Tuesday 27th September 2016                 Change text size:

G7 leaders meet to discuss energy security amid Ukraine crisis



DECCgovuk via flickr

Energy ministers have met in Rome to discuss the future of Europe’s energy security and talk about the Ukrainian crisis. Ed Davey expressed concern over Russia using energy supply as a weapon.

As tensions in Ukraine continue, Russia has said that it might consider cutting off gas supplies to Ukraine and eventually to Europe – which gets about a third of its gas from Russia, much of which passes through Ukraine.

Russia claimed that Ukraine owes billions of dollars due to unpaid bills and has been accused by European leaders of using energy as a weapon.

UK’s energy and climate change secretary Ed Davey said, “My discussions with my G7 colleagues have made it clear that we stand together in our resolve to strengthen our energy security and ensure no single power can use control of energy supplies as a weapon in the future.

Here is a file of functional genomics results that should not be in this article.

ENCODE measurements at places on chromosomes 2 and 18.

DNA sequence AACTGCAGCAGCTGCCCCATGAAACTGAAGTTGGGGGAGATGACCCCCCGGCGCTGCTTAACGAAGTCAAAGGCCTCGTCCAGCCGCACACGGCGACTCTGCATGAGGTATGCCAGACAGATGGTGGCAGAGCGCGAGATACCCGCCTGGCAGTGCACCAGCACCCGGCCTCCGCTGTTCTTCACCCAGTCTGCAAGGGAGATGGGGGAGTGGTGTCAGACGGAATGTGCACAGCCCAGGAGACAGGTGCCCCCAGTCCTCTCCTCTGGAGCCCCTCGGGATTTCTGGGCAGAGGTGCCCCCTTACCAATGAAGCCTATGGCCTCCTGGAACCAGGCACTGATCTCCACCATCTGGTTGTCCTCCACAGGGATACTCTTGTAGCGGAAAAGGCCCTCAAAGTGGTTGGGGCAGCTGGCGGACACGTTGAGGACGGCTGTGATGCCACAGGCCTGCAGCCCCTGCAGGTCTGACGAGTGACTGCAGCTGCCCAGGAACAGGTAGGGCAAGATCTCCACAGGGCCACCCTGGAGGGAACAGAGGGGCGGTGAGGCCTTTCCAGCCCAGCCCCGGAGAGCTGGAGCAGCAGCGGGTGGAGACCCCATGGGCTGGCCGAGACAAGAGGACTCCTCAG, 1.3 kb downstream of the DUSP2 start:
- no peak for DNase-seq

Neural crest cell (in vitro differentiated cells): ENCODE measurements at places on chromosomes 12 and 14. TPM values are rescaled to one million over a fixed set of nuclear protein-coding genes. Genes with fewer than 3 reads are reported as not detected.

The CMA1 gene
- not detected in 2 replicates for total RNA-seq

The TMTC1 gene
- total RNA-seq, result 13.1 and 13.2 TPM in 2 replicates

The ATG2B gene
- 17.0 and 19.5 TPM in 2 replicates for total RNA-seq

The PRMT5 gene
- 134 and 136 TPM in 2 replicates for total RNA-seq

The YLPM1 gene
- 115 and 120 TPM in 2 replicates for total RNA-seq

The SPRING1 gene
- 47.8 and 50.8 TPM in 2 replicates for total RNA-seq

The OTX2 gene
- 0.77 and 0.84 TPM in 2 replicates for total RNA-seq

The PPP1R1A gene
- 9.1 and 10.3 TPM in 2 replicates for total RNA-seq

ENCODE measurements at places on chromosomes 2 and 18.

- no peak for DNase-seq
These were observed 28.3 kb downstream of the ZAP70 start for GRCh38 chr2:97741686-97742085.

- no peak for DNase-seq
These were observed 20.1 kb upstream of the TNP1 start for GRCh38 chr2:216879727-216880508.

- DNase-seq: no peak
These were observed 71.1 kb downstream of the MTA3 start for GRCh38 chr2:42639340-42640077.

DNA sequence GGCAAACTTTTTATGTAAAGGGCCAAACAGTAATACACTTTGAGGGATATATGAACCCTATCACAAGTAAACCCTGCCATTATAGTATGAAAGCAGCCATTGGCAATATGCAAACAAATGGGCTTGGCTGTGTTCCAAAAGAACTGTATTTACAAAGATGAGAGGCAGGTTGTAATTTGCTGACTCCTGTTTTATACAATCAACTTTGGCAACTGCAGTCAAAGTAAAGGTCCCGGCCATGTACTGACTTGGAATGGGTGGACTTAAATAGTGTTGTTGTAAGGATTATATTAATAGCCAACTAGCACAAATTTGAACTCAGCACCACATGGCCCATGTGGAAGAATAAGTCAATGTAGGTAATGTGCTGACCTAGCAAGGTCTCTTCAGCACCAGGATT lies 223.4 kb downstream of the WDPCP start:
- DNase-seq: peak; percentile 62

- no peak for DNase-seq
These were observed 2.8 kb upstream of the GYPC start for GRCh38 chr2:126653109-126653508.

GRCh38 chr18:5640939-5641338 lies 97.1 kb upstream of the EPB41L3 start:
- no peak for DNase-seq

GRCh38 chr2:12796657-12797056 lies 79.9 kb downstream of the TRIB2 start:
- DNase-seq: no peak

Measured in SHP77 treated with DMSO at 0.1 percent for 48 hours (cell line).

Every energy minister in the G7 is here, united in our plans for a long-term project to achieve strong, lasting energy security in our own countries and among our friends and allies.

Davey added, “We all recognise that energy security and climate security are linked parts of the same challenge, with remarkably similar solutions, and requiring similar long term determined international cooperation.”

He also said that EU member states have to find a way to gradually reduce their dependence on Russia. Some previously suggested that the current political and climate situation might encourage states to decisively switch investment to renewable energy sources – as recently suggested by the UN’s Intergovernmental Panel on Climate Change – as this would both solve the energy security issue and help meet decarbonisation goals.

Photo: DECCgovuk via flickr

Further reading:

Europe must look to renewables to solve Ukraine gas crisis

ExxonMobil’s Arctic ambitions threatened by sanctions on Russia

Crimea, the carbon bubble and climate change

Energy security, fuel poverty and social change: the lowdown on renewables

Investments in renewables must increase, warns UN


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